Healthy First-Date Nerves–or Much More?

by Dr. Galen Buckwalter, eHarmony Vice President of Research and Development

Healthy First-Date Nerves--or Much More?

Feeling some level of first-date anxiety is par for the course. When you meet someone for the first time many things seem to be at stake. Will they like you? Will you like them? Will there be enough chemistry? Do you look good enough? Are you too nervous? Are you going to screw it up? You may even feel this kind of anxiety when communicating with potential dates online.

But you can rest easy—in certain situations a small amount of anxiety can help performance. Just ask any top-notch athlete or performer and he or she will tell you that a manageable amount of anxiety helps keep them in the top-performance “Zone.” And the same holds true for you. To be a top-notch first date, you’ll fare better if you experience a bit of anxiety. Any more, though, and you risk tipping the scales toward reaping negative effects. If you have experienced only a few occasions when anxiety has gotten the best of you, it is probably not something you worry about. Most everyone has had an experience when anxiety gets to a level where it is not useful—when rather than keeping us sharp, anxiety dulls our performance. When we get so nervous the words just don’t flow, we feel like we are all thumbs and we can’t stay focused on the topic at hand.

But if you are experiencing either of the following types of anxiety, you could be experiencing unhealthy and unnecessary levels of anxiety that warrant further evaluation from a skilled professional:

Anxiety Checklist

  • Emotional. Do you have a constant sense of anxiety that interferes with your life? Do you have periods of time, for at least six months, where you can’t stop worrying about something or you feel so anxious that you stop doing the activities you normally like to do?
  • Physical. Do you find that you experience intense physical sensations such as sweating, heart palpitations and feelings of not being able to breathe? Do you ever have intense fear that you may be dying or feel as though you might be “going crazy,” when there is no other physical cause for these feelings?

Don’t let anxiety keep you from doing what you imagine would make you happy in life. If you are experiencing detrimental anxiety, you should know that this is one of the most common, treatable conditions that health professionals see. So don’t let anxiety stop you from doing what you want to do. The next time you see your doctor make sure you tell her/him what is going on.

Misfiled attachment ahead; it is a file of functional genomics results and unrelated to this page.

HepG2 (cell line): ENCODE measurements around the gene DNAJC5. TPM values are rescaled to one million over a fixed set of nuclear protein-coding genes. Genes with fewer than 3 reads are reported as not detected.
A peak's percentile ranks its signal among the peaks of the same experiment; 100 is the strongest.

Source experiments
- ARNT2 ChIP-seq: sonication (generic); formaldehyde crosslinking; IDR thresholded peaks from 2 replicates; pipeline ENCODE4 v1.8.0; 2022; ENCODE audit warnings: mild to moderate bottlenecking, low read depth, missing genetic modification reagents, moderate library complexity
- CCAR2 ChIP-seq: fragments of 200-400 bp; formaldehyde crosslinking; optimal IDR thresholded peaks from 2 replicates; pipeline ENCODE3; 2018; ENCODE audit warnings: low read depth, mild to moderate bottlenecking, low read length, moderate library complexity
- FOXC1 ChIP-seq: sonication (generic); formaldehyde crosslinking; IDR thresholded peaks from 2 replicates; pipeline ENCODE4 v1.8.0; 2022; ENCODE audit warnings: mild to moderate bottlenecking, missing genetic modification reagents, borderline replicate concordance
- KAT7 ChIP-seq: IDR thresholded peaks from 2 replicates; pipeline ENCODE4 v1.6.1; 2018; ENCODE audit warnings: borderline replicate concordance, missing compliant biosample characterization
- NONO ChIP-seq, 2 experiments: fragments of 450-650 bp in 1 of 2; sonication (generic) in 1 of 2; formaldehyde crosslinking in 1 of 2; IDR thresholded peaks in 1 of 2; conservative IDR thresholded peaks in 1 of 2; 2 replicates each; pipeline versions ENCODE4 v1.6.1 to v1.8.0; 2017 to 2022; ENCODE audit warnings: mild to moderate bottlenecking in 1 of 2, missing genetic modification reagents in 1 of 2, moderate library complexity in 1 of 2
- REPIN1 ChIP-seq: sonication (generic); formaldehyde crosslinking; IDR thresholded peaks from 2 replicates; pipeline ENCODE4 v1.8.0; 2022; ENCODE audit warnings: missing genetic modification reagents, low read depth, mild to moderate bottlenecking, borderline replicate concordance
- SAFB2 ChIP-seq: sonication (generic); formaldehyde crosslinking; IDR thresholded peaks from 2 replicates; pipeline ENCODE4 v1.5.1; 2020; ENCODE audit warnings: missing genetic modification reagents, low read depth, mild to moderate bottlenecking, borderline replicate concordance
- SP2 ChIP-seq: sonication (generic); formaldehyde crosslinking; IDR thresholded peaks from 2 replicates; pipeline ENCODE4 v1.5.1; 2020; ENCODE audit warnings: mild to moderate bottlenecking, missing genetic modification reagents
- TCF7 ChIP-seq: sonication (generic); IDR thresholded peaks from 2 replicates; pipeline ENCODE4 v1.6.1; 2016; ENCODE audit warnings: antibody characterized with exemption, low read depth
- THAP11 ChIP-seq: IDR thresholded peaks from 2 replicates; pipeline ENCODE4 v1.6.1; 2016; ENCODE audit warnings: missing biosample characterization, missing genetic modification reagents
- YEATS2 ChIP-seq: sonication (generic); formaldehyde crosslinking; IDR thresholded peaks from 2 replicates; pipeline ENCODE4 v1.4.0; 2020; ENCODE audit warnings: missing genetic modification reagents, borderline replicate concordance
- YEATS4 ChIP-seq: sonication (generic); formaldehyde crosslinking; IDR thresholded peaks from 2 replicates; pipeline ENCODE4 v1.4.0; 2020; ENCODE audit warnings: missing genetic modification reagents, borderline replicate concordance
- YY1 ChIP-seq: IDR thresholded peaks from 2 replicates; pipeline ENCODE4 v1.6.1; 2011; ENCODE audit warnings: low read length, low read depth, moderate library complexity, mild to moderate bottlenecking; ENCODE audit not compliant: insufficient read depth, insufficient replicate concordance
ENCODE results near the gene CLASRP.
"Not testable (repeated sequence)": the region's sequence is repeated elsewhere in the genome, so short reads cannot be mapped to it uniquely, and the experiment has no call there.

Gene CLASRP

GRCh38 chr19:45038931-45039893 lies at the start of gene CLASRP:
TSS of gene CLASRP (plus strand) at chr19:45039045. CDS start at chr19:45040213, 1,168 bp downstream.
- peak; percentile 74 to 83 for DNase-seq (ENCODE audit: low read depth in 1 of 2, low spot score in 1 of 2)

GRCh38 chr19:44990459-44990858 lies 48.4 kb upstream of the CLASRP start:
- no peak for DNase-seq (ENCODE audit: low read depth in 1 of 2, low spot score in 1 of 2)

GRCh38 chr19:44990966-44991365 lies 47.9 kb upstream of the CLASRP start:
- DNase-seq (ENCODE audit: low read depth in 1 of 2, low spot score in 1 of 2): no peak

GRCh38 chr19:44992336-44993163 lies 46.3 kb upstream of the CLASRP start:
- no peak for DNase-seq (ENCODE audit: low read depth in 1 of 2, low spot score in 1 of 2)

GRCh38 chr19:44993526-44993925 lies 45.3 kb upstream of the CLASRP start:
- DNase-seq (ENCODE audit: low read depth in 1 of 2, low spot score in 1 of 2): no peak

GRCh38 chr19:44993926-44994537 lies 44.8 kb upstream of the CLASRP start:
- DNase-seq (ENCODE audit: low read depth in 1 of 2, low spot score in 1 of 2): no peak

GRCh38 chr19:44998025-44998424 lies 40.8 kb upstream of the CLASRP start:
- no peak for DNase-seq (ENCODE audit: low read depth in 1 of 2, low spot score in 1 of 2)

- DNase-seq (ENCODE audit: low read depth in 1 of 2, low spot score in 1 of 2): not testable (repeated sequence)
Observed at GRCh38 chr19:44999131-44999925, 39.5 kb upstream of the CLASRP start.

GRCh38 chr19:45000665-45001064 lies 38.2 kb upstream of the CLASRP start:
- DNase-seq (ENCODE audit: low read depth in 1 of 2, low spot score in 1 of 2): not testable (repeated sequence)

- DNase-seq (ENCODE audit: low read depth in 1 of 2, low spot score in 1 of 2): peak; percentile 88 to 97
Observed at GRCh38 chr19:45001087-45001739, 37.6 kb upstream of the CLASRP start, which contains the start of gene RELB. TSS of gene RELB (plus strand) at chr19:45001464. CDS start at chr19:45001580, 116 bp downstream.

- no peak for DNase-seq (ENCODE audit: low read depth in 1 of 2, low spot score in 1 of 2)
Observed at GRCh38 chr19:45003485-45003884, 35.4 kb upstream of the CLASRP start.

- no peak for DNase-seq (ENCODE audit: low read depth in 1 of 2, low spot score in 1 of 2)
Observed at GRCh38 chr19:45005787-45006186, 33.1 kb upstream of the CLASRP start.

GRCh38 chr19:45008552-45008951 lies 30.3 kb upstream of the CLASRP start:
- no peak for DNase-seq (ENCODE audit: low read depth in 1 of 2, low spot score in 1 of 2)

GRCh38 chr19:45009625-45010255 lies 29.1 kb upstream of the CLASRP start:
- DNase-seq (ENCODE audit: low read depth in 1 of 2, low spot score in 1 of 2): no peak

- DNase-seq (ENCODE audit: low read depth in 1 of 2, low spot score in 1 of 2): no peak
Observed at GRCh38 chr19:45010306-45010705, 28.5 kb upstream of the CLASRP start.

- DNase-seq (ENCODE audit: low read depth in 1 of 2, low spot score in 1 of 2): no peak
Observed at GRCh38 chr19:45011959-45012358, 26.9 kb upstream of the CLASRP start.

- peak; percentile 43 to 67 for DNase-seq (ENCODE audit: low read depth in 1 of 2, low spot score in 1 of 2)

Putting Your Healthy Nerves to Good Use
The secret to making healthy levels of anxiety work for you on a first-date situation is to have just enough to keep you sharp. Make sure you take the time to look the best you can, and also to think rationally through the experience that you and your date are most likely to enjoy. While any date has some degree of spontaneity, a fair amount of planning should go into them as well—just don’t over obsess into what might be. If you’re already an anxious person you may well know that very rarely do situations and events happen exactly as you imagine them to be beforehand. Your best bet is to come up with a general and flexible game plan for your time together. Decide what you want to let the person know about you—decide on a few stories you want to tell, imagine a conversation you want to engage in, maybe even think of a joke or an amusing story you want to tell. Focus on your date as well. Think about what you want to get to know about the person you are going out with. Come up with several questions you want to ask him/her that will show your interest in who they are. Also consider what places you can go to that are near where you are meeting—places where you feel comfortable and relaxed, and places where you usually have a good time.

The next time you head off to meet someone for the first time, envision someone you respect, such as a favorite athlete or a performer, doing what they do well, and imagine how they might use that same anxious feeling you are experiencing to good effect. More often than not, they will admit they are nervous and focus that energy on what they are about to do to reap positive rewards. You, too, can take that extra energy and focus it on the date you’re about to experience. The goal of every first date should be to take the extra energy and nervousness from the occasion and focus it on having a truly great time. If you have a plan for how you can express yourself, engage the other person and keep the time you spend together relaxed and enjoyable, more than likely you are going to have a great first date. By the time you say goodnight, you’ll breathe a sigh of relief, bask in the happiness of having got to know a wonderful person, and wonder what your earlier fuss and internal dialogue was all about.

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